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Frederick H. Dyer, Compendium of the War of the Rebellion: Regimental Histories 94 0 Browse Search
Rebellion Record: a Diary of American Events: Documents and Narratives, Volume 10. (ed. Frank Moore) 50 0 Browse Search
Joshua Lawrence Chamberlain, The Passing of the Armies: The Last Campaign of the Armies. 28 0 Browse Search
Adam Badeau, Military history of Ulysses S. Grant from April 1861 to April 1865. Volume 2 26 0 Browse Search
Adam Badeau, Military history of Ulysses S. Grant from April 1861 to April 1865. Volume 3 26 0 Browse Search
William F. Fox, Lt. Col. U. S. V., Regimental Losses in the American Civil War, 1861-1865: A Treatise on the extent and nature of the mortuary losses in the Union regiments, with full and exhaustive statistics compiled from the official records on file in the state military bureaus and at Washington 25 9 Browse Search
Brigadier-General Ellison Capers, Confederate Military History, a library of Confederate States Military History: Volume 5, South Carolina (ed. Clement Anselm Evans) 21 1 Browse Search
Philip Henry Sheridan, Personal Memoirs of P. H. Sheridan, General, United States Army . 16 0 Browse Search
Colonel Theodore Lyman, With Grant and Meade from the Wilderness to Appomattox (ed. George R. Agassiz) 14 0 Browse Search
William Swinton, Campaigns of the Army of the Potomac 12 0 Browse Search
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Browsing named entities in Maj. Jed. Hotchkiss, Confederate Military History, a library of Confederate States Military History: Volume 3, Virginia (ed. Clement Anselm Evans). You can also browse the collection for Gravelly Run (Virginia, United States) or search for Gravelly Run (Virginia, United States) in all documents.

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ns of poorly-fed horses. So far, Grant's movement had met with but little opposition, but Hill held, threateningly, his line in front of the position that had been gained. Lee quickly transferred his cavalry and Pickett's division from his left to his right, and at the close of March 30th, with 10,000 infantry and cavalry, under Pickett, Lee's right menaced Grant's advance at Five Forks. The next morning, Lee, in person, led three brigades from his right and drove Warren's corps behind Gravelly run. Pickett forced Sheridan back to Dinwiddie Court House, but, finding Federal infantry in support, he withdrew to Five Forks, where, detached from support, Sheridan's cavalry and Warren's corps, overlapping his flanks, fell upon and routed him on the 1st of April. On the morning of the 2d of April, the Federal Sixth corps broke through Lee's attenuated line, four miles southwest of Petersburg. In an attempt to recover that captured line, the brave and impetuous A. P. Hill lost his li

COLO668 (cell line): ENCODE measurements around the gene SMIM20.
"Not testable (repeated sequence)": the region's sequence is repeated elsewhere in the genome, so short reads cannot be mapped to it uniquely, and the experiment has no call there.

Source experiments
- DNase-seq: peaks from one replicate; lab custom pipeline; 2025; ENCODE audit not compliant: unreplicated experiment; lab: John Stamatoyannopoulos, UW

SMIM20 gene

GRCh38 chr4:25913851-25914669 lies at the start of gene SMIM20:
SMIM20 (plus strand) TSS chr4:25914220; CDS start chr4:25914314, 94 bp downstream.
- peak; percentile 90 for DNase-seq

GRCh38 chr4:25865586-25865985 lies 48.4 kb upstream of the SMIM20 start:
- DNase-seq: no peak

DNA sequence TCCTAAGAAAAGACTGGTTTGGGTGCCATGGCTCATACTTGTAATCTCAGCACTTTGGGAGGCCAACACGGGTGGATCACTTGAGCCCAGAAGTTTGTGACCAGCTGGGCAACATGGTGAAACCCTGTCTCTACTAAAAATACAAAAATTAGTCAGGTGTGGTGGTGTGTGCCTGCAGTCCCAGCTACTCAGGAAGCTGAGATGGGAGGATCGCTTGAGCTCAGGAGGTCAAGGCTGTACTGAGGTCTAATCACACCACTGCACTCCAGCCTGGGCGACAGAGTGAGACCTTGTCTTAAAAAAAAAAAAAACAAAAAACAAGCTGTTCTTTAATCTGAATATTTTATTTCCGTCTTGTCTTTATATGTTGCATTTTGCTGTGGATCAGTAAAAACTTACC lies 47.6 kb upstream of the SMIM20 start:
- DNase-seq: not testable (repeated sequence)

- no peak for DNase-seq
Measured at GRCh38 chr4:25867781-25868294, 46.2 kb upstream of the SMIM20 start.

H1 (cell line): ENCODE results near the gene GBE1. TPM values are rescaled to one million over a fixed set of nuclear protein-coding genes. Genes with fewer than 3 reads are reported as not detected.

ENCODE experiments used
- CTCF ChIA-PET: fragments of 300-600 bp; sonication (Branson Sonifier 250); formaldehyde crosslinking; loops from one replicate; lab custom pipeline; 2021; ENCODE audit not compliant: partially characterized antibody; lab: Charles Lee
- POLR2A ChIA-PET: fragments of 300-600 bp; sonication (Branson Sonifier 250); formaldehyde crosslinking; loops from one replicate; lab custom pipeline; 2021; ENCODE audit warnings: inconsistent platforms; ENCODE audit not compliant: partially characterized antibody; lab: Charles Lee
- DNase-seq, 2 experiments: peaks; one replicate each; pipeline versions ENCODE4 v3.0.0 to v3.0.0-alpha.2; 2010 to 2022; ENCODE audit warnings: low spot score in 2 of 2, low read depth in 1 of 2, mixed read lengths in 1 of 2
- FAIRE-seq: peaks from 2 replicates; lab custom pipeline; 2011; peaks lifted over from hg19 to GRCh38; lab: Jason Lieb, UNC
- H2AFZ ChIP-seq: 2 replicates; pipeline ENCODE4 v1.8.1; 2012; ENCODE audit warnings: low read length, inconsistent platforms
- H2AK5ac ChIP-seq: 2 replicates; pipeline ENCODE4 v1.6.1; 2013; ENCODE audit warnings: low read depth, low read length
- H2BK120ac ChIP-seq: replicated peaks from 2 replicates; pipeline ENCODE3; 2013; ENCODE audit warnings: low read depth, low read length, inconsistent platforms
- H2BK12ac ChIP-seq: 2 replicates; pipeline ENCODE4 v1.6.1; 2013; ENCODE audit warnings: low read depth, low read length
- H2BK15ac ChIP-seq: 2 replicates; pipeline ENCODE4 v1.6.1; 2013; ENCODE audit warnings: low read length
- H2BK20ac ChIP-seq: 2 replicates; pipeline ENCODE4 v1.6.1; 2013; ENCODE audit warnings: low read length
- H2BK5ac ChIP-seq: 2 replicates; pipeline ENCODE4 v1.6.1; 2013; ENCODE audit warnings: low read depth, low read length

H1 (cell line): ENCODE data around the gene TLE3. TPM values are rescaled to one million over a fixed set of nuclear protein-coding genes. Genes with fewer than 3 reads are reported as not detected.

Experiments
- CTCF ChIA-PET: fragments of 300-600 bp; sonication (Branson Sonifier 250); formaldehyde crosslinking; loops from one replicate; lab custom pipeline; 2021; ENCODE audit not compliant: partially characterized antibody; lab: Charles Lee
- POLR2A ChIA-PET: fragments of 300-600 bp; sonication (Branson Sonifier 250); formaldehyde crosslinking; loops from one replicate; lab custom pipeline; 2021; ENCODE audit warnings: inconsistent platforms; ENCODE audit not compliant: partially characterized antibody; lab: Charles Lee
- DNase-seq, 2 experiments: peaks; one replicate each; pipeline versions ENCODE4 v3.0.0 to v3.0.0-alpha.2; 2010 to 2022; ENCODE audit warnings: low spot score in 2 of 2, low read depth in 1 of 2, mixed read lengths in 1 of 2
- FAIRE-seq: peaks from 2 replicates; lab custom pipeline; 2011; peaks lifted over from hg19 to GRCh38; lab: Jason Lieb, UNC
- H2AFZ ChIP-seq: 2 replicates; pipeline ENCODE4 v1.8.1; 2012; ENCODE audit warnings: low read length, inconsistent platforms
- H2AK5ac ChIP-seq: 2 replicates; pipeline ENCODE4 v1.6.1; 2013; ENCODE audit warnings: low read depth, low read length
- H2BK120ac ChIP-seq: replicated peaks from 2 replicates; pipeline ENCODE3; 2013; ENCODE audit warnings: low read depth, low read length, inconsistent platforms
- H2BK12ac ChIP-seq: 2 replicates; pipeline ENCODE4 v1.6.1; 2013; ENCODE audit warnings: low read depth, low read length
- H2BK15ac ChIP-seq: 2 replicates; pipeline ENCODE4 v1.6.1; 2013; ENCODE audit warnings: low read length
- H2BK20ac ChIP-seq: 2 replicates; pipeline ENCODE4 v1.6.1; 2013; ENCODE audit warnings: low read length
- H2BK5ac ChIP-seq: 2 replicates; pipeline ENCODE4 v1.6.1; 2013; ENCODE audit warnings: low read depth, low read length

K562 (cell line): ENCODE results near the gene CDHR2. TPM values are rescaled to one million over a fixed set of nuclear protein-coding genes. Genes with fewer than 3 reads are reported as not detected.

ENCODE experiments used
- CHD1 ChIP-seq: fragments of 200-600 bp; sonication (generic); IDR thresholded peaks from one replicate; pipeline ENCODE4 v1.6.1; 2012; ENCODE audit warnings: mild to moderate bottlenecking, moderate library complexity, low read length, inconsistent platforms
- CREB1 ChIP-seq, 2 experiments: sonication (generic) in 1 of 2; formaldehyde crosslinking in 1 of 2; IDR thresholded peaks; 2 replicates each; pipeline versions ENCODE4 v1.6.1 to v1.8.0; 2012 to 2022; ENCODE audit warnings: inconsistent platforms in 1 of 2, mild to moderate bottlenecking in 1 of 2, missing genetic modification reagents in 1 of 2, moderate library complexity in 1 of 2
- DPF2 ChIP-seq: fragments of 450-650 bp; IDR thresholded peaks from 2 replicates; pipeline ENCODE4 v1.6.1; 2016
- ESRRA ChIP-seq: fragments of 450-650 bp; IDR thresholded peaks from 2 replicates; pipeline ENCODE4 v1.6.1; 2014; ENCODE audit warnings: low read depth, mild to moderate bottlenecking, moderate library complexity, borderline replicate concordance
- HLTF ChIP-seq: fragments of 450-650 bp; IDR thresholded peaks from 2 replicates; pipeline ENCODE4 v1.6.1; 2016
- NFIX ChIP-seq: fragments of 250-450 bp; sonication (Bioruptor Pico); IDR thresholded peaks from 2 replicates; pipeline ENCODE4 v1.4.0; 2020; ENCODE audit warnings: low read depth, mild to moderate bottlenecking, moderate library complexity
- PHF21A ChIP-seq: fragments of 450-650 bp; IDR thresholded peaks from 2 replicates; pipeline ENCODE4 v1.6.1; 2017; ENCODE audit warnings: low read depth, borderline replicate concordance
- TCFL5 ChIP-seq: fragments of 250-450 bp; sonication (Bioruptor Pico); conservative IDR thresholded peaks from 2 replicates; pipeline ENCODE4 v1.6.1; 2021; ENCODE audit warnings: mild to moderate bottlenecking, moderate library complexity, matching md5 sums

s to elicit the enthusiastic praise of General Lee. During subsequent movements in the long siege, Hunton's brigade became separated from its division. On the last of March, 1865, he was ordered with his own and two other small brigades to hold the White Oak road on the left of Five Forks, where Pickett and Fitz Lee confronted Sheridan's cavalry. His line had hardly been formed when a division of Warren's infantry corps advanced and was immediately attacked by Hunton and driven back to Gravelly run. With reinforcements the Federals were able to push Hunton back to the fortified lines, but the delay that had been caused greatly embarrassed Sheridan and led to Warren's unjust suspension from command. Two days later the retreat began, and Hunton's brigade marched with Wise's brigade, and Fitz Lee's cavalry in the rear. On this mournful march it was a continual conflict with the enemy's rapid advance. On one occasion in crossing a bridge, General Hunton found it necessary to form hi